In 2017, during a press conference with V. Putin, French President Emmanuel Macron described RT and Sputnik as “organs of influence, of propaganda and of lying propaganda.”15 However, it is not the only official criticism; the channel has been sanctioned several times by the UK’s Office of Communication for breaching the broadcasting code and is currently registered as an “agent of a foreign government” in the US.16,17 In early January, two weeks before Donald J. Trump took office, American intelligence officials released a declassified version of the report “Assessing Russian Activities and Intentions in Recent US Elections” (prepared jointly by the CIA, FBI and NSA) where the authors accused the Russian media of undermining public faith in the US democratic process, denigrating Secretary Clinton and harming her electability and potential presidency.18

In Europe RT is named explicitly as an agent of Russian disinformation: the Russian Government employs a wide range of tools and instruments, such as think tanks and special foundations (Russkiy Mir), special authorities (Rossotrudnichestvo), multilingual TV stations (RT), pseudo news agencies and multimedia services (Sputnik), and cross-border social and religious groups, as the regime attempts to present itself as the only defender of traditional Christian values; its social media and internet trolls are to challenge democratic values, divide Europe, gather domestic support and create the perception of failed states in the EU’s eastern region.19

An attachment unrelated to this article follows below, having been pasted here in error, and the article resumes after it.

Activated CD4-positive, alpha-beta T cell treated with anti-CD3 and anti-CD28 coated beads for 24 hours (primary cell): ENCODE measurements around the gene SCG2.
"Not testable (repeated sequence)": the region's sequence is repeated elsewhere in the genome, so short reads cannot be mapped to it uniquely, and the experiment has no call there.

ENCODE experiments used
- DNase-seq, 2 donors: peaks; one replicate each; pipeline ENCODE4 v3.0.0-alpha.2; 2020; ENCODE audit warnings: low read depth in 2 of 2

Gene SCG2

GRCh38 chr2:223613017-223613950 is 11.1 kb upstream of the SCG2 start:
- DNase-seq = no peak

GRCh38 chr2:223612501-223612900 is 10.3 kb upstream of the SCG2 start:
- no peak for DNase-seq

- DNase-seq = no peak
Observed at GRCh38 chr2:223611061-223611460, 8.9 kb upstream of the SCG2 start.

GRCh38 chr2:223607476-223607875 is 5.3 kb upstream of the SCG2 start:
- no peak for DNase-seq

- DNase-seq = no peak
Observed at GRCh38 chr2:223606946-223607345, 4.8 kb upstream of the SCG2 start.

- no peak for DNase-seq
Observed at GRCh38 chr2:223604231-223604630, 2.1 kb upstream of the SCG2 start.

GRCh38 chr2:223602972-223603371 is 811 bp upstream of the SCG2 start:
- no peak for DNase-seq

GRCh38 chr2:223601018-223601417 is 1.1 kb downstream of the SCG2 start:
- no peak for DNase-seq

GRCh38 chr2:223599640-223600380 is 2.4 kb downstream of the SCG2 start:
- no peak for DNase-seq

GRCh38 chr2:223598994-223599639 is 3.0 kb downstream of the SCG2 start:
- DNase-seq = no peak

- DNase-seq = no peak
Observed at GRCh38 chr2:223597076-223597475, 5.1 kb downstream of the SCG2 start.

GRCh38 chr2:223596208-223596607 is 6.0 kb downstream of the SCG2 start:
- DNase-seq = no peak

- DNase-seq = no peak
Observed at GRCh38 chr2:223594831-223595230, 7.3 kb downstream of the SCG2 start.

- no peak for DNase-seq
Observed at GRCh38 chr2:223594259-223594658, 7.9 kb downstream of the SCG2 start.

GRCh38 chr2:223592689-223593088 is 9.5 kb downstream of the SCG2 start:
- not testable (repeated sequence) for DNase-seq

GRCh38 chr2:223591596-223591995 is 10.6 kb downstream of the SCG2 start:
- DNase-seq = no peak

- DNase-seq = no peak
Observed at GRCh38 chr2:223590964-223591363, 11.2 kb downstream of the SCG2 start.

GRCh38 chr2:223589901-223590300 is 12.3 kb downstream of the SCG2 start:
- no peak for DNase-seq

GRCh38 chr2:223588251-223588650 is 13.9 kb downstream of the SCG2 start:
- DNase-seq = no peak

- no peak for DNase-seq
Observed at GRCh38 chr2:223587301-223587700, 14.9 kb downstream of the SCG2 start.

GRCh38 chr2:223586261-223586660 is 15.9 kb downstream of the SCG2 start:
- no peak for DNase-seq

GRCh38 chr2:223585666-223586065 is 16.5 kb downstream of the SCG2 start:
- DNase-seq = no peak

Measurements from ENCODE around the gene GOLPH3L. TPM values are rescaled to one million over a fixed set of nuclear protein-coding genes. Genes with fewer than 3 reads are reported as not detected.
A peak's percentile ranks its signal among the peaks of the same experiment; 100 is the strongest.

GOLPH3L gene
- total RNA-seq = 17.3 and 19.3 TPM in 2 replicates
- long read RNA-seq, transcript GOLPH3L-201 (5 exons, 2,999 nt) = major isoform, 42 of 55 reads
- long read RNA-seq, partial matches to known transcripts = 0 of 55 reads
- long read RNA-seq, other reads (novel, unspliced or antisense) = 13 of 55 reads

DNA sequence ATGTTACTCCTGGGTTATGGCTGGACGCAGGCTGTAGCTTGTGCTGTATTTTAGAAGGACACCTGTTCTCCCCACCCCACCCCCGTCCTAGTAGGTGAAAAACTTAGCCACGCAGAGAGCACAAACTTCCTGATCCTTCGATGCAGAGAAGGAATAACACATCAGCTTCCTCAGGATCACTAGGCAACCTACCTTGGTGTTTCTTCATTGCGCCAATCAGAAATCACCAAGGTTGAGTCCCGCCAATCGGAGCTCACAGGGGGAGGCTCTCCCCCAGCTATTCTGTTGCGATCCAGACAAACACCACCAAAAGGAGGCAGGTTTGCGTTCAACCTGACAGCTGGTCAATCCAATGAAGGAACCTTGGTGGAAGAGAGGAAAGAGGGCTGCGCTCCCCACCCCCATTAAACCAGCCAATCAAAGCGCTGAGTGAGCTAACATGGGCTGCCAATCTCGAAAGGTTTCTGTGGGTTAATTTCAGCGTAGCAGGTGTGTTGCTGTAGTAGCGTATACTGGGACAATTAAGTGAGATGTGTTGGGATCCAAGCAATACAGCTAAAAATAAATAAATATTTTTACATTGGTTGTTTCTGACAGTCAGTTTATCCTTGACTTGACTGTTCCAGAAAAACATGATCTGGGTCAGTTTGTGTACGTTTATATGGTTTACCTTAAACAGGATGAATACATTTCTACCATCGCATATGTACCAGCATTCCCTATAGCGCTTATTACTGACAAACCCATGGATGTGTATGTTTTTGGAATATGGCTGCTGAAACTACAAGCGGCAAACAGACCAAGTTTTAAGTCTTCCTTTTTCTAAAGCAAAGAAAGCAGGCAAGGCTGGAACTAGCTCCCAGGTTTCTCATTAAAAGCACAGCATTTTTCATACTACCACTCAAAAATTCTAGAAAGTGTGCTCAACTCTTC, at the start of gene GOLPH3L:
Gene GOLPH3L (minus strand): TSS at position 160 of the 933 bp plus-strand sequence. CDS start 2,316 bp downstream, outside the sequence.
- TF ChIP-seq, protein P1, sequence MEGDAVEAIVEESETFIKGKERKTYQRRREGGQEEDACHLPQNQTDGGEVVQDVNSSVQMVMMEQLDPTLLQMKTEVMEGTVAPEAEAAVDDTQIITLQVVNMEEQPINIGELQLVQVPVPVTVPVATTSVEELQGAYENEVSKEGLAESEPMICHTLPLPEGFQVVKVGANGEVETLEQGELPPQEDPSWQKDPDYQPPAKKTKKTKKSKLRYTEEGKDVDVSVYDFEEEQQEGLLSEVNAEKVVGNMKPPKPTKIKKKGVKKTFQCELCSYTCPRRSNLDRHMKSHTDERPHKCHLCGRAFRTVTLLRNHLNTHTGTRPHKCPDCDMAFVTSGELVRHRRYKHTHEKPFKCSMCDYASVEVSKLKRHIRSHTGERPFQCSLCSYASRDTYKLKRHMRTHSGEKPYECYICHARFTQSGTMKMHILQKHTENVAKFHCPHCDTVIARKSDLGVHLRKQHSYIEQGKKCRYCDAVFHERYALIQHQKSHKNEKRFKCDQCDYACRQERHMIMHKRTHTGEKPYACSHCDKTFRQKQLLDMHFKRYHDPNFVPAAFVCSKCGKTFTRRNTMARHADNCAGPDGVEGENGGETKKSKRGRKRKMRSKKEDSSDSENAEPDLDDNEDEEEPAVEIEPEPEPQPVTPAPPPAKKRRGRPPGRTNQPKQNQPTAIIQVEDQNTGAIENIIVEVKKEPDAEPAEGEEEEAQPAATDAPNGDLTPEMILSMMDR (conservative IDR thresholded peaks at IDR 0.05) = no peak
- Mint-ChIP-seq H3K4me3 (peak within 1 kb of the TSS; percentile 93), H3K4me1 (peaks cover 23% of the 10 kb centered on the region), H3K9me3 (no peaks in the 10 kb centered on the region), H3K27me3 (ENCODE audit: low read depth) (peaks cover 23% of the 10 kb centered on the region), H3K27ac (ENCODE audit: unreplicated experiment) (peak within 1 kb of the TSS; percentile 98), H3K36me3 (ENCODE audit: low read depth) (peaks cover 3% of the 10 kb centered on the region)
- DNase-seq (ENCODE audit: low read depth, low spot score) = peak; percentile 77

Russia Today was an ambitious public diplomacy project initially established to present a positive image of Russia to the world. However, the dynamics of the channel’s news production changed considerably during the Russia-Georgia war in 2008. Since then, RT has worked to encourage doubts about the West, its media, agenda, and values, epitomized in its slogan “Question More.”20

During the Russian-Ukrainian war, RT became a powerful tool for shaping Western attitudes toward Ukraine, the war, and Russia. German journalists call this influence “subtle” and therefore very dangerous. This “sophistication” lies in the fact that Moscow’s propaganda resources are turning into a platform for a critical discussion in the West about the mistakes, shortcomings, and weaknesses of Ukraine and Western society as well.21